Wednesday 2 March 2016 h. 14:30, Room 2BC30
Luisa Andreis (Dip. Mat.)
"Introduction to propagation of chaos for mean-field interacting particle systems"
The purpose of this talk is to give an overview on mean-field interacting particle systems. We will focus on the notion of propagation of chaos, which aims to understand the connection between the microscopic and the macroscopic description of phenomena. Usually, an interacting particle system refers to the microscopic level and a corresponding nonlinear process describes the macroscopic one. In a great number of situations, under hypothesis on the symmetry of the system and on the type of interaction, the link between these two levels is precisely given by propagation of chaos.
Since the talk is intended for a general audience, we start by recalling basic definitions and results of Probability. Then we introduce the basic concepts of the theory, by means of classical examples as well as recent ones.
Wednesday 17 February 2016 h. 14:30, Room 2BC30
Luigi Provenzano (Dip. Mat.)
"On the behavior of membranes and plates upon perturbations of shape and density"
In this talk we consider eigenvalue problems for second and fourth order partial differential operators. Such problems arise from the study of the transverse vibrations of thin membranes and plates, respectively. We are interested in the behavior of the normal modes of vibration (i.e., the eigenvalues) upon variations of the shape and the density of the membrane/plate. In particular, we shall consider the issue of the optimization of the eigenvalues depending on such parameters, under suitable constraints (of fixed volume or mass, for example).
The talk is of introductory type and is intended for a general audience, no matter the field of expertise.
Wednesday 20 January 2016 h. 14:30, Room 2BC30
Gabriella D'Este (Univ. Milano, Dip. Mat.)
"Quivers, representations of algebras and beyond"
I will illustrate some results obtained by using techniques and general ideas coming from representation theory of finite dimensional algebras. These algebras will almost always be "path algebras" given by quivers, that is oriented graphs, with finitely many vertices and arrows. In less technical words, I will describe some results of applied linear algebra.
Thursday 17 December 2015 h. 14:30, Room 2BC30
Andrea Loreggia (Padova, Dip. Mat.)
"Computational social choice: between AI and Economics"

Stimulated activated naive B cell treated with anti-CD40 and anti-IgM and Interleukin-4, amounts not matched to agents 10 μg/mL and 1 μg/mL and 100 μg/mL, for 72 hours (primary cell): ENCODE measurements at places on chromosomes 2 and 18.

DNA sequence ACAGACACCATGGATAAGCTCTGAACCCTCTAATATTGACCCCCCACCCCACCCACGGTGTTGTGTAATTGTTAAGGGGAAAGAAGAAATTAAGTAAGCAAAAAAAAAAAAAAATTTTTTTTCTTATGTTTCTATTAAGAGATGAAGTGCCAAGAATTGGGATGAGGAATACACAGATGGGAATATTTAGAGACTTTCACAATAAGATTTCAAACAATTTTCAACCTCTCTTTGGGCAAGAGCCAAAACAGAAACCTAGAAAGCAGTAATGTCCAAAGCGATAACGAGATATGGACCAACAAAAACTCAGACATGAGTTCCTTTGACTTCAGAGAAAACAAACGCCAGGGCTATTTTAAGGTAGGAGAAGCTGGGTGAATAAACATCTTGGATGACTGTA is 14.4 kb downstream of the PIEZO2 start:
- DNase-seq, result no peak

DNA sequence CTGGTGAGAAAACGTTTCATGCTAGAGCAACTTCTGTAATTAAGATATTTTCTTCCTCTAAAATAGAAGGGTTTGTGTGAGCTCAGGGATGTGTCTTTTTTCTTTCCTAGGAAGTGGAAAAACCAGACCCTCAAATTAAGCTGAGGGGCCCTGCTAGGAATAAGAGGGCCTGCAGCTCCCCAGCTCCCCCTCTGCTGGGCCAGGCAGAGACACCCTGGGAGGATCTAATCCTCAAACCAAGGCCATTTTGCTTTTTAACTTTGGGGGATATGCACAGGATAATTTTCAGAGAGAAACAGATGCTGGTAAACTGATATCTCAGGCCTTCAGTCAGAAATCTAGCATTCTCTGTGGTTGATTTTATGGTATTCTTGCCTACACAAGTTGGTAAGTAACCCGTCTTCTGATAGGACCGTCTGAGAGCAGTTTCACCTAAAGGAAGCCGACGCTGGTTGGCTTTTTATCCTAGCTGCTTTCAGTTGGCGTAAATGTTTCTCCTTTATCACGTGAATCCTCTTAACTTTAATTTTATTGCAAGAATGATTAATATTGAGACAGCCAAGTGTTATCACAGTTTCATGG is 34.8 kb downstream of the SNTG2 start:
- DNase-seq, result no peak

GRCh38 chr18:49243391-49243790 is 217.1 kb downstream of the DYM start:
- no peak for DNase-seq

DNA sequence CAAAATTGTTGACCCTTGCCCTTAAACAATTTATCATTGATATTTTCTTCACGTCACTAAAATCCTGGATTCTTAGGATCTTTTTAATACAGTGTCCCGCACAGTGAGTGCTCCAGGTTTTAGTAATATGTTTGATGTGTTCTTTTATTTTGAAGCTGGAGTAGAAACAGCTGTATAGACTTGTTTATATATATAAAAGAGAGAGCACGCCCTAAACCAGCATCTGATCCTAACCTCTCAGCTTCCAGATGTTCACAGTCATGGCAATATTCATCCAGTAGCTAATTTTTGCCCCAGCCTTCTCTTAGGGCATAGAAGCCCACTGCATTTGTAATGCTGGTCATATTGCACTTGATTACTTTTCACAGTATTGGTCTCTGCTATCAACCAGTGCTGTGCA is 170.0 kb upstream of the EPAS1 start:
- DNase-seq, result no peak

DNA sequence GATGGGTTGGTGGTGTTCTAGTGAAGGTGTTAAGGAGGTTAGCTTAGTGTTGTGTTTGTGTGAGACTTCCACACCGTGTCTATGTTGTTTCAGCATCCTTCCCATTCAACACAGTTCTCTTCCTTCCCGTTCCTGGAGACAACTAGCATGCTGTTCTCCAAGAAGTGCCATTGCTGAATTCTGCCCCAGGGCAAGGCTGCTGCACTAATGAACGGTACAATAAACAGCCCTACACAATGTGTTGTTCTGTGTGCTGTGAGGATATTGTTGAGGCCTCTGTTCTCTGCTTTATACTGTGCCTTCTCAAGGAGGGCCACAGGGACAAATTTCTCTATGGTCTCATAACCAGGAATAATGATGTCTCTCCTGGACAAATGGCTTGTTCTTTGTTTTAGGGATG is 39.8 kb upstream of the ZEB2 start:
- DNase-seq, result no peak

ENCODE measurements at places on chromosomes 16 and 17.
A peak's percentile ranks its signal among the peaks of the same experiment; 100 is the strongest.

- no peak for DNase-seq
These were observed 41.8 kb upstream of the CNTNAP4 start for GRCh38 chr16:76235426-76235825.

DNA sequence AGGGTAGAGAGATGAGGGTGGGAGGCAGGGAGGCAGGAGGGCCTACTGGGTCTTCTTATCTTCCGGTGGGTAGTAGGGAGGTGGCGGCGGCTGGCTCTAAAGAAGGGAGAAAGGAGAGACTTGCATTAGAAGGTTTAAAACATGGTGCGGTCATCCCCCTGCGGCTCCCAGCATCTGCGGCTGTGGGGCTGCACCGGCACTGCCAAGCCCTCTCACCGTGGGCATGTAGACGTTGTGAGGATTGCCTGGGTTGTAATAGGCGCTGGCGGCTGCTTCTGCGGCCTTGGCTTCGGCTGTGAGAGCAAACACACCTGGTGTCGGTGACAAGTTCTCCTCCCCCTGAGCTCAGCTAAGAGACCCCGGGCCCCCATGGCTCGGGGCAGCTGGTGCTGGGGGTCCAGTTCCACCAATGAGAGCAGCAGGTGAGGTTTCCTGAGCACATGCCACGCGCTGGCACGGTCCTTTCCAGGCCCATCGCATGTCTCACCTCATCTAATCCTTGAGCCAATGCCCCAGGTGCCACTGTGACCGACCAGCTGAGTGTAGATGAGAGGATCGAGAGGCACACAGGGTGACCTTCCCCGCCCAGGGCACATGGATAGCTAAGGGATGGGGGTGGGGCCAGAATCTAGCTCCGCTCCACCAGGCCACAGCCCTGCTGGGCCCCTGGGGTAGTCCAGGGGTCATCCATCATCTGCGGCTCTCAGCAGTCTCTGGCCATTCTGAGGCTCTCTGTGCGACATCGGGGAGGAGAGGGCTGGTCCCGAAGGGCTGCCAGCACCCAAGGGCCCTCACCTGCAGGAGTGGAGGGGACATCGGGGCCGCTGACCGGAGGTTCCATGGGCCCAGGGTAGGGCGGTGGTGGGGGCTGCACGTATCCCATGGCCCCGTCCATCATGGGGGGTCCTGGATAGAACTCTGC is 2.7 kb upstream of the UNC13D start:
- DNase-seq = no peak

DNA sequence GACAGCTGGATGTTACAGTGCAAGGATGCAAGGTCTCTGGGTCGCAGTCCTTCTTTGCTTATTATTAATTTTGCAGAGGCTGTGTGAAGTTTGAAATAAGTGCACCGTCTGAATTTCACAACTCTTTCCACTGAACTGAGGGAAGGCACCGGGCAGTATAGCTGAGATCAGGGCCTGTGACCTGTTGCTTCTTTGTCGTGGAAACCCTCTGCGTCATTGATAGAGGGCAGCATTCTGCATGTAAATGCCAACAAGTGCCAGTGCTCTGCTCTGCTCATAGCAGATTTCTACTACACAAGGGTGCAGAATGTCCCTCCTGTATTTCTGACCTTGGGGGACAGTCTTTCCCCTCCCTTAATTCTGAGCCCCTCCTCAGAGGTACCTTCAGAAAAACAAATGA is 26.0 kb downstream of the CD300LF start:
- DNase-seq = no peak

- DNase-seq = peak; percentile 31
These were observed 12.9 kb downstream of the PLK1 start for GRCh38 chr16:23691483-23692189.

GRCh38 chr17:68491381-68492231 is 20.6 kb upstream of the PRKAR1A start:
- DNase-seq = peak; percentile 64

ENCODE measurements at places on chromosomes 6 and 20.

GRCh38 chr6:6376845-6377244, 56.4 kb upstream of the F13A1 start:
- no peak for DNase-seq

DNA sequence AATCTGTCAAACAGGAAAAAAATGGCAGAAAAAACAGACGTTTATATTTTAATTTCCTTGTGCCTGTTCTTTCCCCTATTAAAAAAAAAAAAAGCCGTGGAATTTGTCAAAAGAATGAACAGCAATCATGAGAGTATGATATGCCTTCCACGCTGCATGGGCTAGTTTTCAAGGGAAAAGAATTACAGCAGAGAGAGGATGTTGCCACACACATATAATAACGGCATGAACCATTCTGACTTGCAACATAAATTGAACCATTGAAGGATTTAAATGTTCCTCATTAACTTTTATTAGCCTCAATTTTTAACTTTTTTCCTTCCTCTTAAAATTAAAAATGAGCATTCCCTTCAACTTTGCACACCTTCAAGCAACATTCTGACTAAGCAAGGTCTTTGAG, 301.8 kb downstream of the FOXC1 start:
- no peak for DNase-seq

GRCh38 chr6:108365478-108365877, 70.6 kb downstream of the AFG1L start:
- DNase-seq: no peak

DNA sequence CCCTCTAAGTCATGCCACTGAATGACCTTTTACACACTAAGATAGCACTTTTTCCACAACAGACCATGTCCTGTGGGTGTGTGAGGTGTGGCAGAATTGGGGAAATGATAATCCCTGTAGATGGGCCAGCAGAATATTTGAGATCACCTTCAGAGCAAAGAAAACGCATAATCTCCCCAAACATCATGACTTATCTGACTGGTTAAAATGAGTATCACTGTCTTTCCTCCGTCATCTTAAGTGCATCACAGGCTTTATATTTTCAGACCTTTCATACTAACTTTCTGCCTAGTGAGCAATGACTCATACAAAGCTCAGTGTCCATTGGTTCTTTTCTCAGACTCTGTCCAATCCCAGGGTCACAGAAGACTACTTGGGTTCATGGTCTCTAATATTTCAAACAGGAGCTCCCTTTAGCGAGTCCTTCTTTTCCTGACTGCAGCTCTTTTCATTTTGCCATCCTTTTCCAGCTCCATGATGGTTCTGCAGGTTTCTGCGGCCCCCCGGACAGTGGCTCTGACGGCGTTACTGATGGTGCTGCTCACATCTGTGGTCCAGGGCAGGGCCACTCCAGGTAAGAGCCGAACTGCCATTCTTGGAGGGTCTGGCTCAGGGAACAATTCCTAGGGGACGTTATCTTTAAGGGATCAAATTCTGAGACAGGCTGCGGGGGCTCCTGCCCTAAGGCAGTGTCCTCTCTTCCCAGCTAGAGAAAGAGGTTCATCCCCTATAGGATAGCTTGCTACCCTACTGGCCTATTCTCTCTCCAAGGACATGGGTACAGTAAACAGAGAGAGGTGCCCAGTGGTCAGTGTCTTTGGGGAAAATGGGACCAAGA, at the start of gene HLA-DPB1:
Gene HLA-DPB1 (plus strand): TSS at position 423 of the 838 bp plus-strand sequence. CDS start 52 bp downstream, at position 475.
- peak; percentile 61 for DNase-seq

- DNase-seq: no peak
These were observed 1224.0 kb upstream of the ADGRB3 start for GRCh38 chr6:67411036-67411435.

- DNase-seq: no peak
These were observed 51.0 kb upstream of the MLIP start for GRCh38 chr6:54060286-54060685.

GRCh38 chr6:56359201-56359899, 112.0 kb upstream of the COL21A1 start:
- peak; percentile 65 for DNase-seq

During the last decades, the trend has been for disciplines to converge on common techniques to be used in similar problems, besides focusing on specific techniques to be used in narrow domains. AI is one of the best examples: the cross-fertilisation process leads to a very fascinating solutions. Consider for example genetic algorithms, which mimic evolutionary mechanisms to solve search and optimization problems. The individualistic approach of problem solving becomes insufficient: concepts, techniques and experts need to collaborate to get a better understanding of the problems they would like to solve. The techniques that AI makes available are being used by many other disciplines. AI nowadays inundates our everyday life with tools and methods that are hidden in our household electrical devices, smartphones and much more. Starting from the field of multi-agent systems, researchers in AI recently considered the use of models and problems from economics. Notable examples are voting systems used to aggregate the results of several search engines, game theoretic methods that analyse the complex interaction of autonomous agents, and matching procedures implemented on large-scale problems such as the coordination of kidneys transplants and the assignment of students to schools. In this scenario, a number of research lines federated under the name of computational social choice. The need for a computational study of collective decision procedures is clear. On the one hand, from crowdsourcing to university admission ranking, many real-life applications apply existing social choice methods to large scale problems. On the other hand, collective decision-making is not a prerogative of human societies, and multi-agent systems can use these methods to coordinate their actions when facing complex situations. In this talk, we would like to focus on two examples that highlight the impact of a computational approach to classical problems of collective choice. First, by studying repeated decisions (think of opinion polls that precede an election) to evaluate the quality of the result, and, second, by devising innovative procedures to predict the preferences of a collection of individuals.